Video explores the 'Mayo Effect'

When the Great Recession hit Mayo Clinic along with everyone else, top Mayo administrators say they had two choices: wait it out or do something.

"We chose (to do something)," the clinic says in a YouTube video shown to thousands of Mayo employees nationwide during the heat of the recession recovery. "We actually wondered," the video says, "will Mayo Clinic survive?"

In 2008, Mayo Clinic broke even, "barely" (in the words of the video). But the clinic did, indeed survive. How?

Mayo administrators say that the clinic survived because of "The Mayo Effect."

"Simply put, it's the connections. It's 56,000 dedicated employees, our most precious resource, working as one team, caring for each other, patients, families, communities," the clinic proclaims.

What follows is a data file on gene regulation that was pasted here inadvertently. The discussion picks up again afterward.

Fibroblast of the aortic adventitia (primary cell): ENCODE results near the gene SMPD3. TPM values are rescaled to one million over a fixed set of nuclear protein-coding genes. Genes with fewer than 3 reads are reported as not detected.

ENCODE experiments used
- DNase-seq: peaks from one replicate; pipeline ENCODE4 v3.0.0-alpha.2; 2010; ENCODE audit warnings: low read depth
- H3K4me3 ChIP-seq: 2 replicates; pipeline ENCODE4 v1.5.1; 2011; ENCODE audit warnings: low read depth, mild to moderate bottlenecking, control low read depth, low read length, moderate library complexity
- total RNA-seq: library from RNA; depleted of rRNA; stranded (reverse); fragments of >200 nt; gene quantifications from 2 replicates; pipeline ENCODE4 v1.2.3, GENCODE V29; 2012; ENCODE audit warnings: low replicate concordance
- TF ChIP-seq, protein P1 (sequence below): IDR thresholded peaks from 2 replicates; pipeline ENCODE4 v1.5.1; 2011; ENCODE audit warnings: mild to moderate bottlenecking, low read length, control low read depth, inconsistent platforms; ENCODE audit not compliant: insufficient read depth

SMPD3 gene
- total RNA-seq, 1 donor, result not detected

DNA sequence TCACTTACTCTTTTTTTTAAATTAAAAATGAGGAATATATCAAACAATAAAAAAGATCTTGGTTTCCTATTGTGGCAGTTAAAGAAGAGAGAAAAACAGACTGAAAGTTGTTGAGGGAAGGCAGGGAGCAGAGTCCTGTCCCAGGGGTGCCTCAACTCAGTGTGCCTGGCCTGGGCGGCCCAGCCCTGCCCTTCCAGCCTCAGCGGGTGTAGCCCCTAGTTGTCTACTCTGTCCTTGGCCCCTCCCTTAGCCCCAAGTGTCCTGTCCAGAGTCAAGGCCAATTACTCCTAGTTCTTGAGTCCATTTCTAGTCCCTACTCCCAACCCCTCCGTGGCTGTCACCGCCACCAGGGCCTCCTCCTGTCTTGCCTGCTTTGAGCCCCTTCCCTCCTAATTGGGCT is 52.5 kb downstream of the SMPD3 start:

In short, "The Mayo Effect" happens as a result of the clinic's employees working as a single team nationwide, the video says. In Rochester alone, more than 32,000 Mayo employees have survived the Great Recession.

And Mayo announced last week that it will build a $188 million high-tech cancer treatment facility in Rochester intended to provide better treatment at lower cost with less damage to tissues surrounding the treatment target.

In addition to serving people with cancer, who will no doubt be grateful the new proton beam pencil scanning cancer treatment facility exists, Mayo's decision will also affect the local economy and Mayo's patient base.

Mayo's pencil scanning capability will have the potential to become a draw for patients dealing with cancer. If Mayo's new cancer treatment center in Northfield doesn't meet their needs, Mayo in Rochester will be just an hour's drive away.

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